Market Watch: Patent Trolls, and the Bridges they Work Under
People who have some knowledge or experience in the tech industry or with copyright laws must have heard of the term “patent troll” at some point. Patent trolls are empty companies which file patents and even purchase patents from software developers, but never develop or improve the software. However, when other companies or individuals are trying develop on similar software or ideas to what the patent troll held, the patent troll will file a copyright infringement lawsuit at the companies for money. In most cases, millions of dollars can be lost if the lawsuit is. Even if the companies win, they will still need to pay a significant amount of legal fees and spend inconvenient time on patent trolls abusing legal loopholes. The list of victims by patent trolls ranges from tech giants like Google and Facebook to small startup firms. This loophole in the copyright laws needs to be fixed.
On May 22, the supreme court favored the beverage flavoring company TC Heartland in its lawsuit with Kraft Heinz. This lawsuit was about Kraft Heinz trying sue TC Heartland over product infringement. Kraft was incorporated in Delaware, and filed a lawsuit on TC Heartland, an Indiana based company. However, this case was filed in Delaware and strangely enough, since TC Heartland didn’t register as a company in Delaware, it did not count as a business, meaning the case had to be move back to Indiana. The juries ruled 8-0 favoring TC Heartland, who moved the case back to Indiana, where they soon registered as a business.
This case ruled that all patent infringement cases in the future can only can be filed where the defendant company is incorporated. At this point, location of the court should not impact that much to both companies and the result of whether or not TC Heartland violated the copyright infringement law - a completely different matter.
The ruling of a lawsuit between two food companies may also seem to have nothing to do with patent trolls in the tech industry. In fact, the supreme court just destroyed the patent troll’s lair - unintentionally at that. The patent trolls knew where to “pick the fight” and they usually picked it at the federal court district in rural East Texas, a district court held about a quarter of all copyright infringement lawsuits in the US since 2011. Meanwhile there are total 94 district courts across the US, but this one took a quarter of all copyright lawsuits filed. This is a strange pattern existing under the US legal system.
At the same time, Gilstrap, the judge of the federal court district in rural East Texas built a national reputation of favoring the plaintiff, or in this case, the patent troll. This is most likely why patent trolls filed most of their lawsuits in this court. Unsurprisingly, the patent trolls usually end up as the winner of these copyright infringement lawsuits. At the same time, there are stranger patterns that exist throughout this court. Less than 10% of its cases taken place in this court were criminal cases. This is very disproportional when comparing the stat to other courts in the country.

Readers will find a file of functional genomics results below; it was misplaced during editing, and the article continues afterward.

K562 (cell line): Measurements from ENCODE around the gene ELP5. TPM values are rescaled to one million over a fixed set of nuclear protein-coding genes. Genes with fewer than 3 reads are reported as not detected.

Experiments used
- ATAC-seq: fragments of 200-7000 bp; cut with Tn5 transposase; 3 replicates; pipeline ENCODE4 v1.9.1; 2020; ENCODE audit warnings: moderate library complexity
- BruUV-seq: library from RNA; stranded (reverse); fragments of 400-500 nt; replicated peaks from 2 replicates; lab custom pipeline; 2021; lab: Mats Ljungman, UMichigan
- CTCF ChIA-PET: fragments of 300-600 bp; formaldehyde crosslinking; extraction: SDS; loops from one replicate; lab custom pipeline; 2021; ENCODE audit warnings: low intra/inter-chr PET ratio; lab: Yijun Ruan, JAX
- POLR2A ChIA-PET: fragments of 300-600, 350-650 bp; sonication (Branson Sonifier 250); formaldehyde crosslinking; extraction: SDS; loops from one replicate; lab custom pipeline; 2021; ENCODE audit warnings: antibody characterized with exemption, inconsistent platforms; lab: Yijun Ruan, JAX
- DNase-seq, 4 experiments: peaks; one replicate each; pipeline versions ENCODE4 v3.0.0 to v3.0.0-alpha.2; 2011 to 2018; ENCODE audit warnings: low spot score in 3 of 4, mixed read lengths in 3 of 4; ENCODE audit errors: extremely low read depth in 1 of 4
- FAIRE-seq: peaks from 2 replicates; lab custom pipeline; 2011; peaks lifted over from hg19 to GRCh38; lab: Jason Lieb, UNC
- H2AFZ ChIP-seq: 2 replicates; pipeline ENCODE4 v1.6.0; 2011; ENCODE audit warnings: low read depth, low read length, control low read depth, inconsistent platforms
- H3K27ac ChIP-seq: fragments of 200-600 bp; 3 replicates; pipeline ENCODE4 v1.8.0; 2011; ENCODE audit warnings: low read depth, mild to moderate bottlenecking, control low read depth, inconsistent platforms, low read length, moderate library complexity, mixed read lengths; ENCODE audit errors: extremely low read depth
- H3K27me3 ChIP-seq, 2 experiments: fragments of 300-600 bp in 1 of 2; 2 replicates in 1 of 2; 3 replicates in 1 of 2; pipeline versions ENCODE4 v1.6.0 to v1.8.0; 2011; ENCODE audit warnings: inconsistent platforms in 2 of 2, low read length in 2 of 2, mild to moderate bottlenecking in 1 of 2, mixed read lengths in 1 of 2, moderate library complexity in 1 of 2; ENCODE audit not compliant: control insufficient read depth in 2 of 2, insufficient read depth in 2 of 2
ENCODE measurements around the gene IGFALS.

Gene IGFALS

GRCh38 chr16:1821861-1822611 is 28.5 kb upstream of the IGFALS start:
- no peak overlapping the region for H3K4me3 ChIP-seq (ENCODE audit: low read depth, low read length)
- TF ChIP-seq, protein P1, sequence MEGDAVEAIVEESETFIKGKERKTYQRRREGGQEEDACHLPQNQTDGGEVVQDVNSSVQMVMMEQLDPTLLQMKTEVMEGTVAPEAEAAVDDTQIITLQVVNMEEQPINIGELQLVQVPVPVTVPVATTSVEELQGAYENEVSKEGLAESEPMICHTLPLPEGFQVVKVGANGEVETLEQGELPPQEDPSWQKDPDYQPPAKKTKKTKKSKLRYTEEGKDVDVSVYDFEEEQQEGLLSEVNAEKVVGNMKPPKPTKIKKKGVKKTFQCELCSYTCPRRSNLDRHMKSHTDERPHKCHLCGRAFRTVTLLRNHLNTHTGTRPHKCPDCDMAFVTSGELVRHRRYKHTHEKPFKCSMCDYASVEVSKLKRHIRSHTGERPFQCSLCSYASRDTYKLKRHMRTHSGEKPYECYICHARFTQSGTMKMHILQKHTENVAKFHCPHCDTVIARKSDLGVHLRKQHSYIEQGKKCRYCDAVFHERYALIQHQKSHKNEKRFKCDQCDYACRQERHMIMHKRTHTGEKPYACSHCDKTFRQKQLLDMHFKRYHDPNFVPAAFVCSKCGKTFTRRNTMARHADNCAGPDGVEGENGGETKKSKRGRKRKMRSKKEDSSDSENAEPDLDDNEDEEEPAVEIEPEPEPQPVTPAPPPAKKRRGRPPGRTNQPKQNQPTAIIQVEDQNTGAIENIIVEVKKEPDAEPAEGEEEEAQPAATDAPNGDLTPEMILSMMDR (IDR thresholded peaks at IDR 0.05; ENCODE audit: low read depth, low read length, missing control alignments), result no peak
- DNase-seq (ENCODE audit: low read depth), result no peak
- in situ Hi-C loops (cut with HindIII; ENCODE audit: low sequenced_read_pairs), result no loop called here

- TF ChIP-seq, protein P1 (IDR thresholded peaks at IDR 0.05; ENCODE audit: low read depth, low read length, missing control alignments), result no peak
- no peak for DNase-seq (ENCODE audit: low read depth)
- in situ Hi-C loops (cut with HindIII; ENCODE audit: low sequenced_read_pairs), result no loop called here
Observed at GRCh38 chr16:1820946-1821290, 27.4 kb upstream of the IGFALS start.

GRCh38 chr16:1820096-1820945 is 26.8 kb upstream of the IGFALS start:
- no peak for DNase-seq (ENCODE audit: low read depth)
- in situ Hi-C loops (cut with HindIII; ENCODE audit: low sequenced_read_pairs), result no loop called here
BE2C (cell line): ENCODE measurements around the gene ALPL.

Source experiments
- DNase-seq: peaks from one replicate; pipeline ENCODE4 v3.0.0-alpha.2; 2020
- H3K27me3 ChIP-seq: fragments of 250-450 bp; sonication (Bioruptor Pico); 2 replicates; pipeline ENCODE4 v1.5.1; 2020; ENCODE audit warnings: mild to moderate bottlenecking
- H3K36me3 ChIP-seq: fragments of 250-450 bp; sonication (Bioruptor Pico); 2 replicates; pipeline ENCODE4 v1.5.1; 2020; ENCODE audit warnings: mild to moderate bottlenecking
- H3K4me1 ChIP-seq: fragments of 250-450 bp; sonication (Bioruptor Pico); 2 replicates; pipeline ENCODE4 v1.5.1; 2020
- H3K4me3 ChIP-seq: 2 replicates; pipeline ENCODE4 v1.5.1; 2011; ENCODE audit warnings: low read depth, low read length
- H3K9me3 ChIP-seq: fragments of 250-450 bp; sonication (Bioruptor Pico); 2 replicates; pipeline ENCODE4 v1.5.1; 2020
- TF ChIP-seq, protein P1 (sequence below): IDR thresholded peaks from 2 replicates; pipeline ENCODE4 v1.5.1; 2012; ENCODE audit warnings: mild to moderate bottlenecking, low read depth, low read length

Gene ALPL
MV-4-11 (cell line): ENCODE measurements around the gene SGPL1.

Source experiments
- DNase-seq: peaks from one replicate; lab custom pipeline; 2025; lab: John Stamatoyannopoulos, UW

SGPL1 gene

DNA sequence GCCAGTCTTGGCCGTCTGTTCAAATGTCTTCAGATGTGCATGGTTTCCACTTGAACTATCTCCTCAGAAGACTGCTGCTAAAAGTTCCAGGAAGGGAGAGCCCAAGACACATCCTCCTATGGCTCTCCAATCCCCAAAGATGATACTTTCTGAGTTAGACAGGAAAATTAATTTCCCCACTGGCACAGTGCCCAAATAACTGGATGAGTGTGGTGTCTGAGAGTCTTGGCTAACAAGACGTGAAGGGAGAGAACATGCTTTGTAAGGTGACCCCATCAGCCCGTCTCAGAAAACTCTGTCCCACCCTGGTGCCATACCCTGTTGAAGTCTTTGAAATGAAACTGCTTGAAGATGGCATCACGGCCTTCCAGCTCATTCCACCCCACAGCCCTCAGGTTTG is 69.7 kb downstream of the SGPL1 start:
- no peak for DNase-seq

In other words, if a patent troll wanted to file a lawsuit against a company, they will need to “pick the fight” at where their target’s companies are located; they now have to say goodbye to their old, patent troll friendly judge Gilstrap in Texas.
With the protection of the patent troll friendly judge, there are more than 2,000 intellectual venture shell companies existing in the US since 2012, a number still growing. It was “easy money,” since all they do is to come up with software ideas, file the idea before anyone else does, and sue anyone who developed similar ideas as them. Some of them even buy patents from smaller inventors or scientists only use to sue others. As result, some of these patent trolls made billions of dollars over the course a year. They had been making profit under the unperfected laws and inhibited innovation within the US.
At the same time, the supreme court also ruled that “generically implemented software is an idea, unless there are technological improvement, or else it is not going to be patented.” This heightened what is counted as a patent. Unless the patent troll can come up with a working software or improvement, they won't be able to win lawsuits over generic software ideas. This is surely a good news for young, up-and-coming entrepreneurs with little funding and fears of fiscally thirsty patent trolls. There is now a new defense in place against them.
“These companies can be very sophisticated, very large and sometimes publicly traded,” said Robin Feldman, an UC Hastings law professor.
This minor change in the legal procedure of relocating the lawsuit’s setting impacted the tech industry dramatically. Experts in the Silicon Valley claimed that this unintentional act is going to save a lot of money for tech firms, potentially leading to an influx of innovation in the future. Patent trolls had always intimidatingly imposed themselves on both young, inexperienced entrepreneurs, and large companies alike. One copyright lawsuit is enough to destroy an innovative startup, while multiple may be able to bring down innovation of the whole country to a lethargic crawl. Now, patent trolls can no longer gather in one court shady court system and pick on other companies. Now they will be the recipients of their own game; if a firm violated the copyright infringement law, their local courts are very likely going to fine them heavily. Justice, if there was ever as clean an application as this.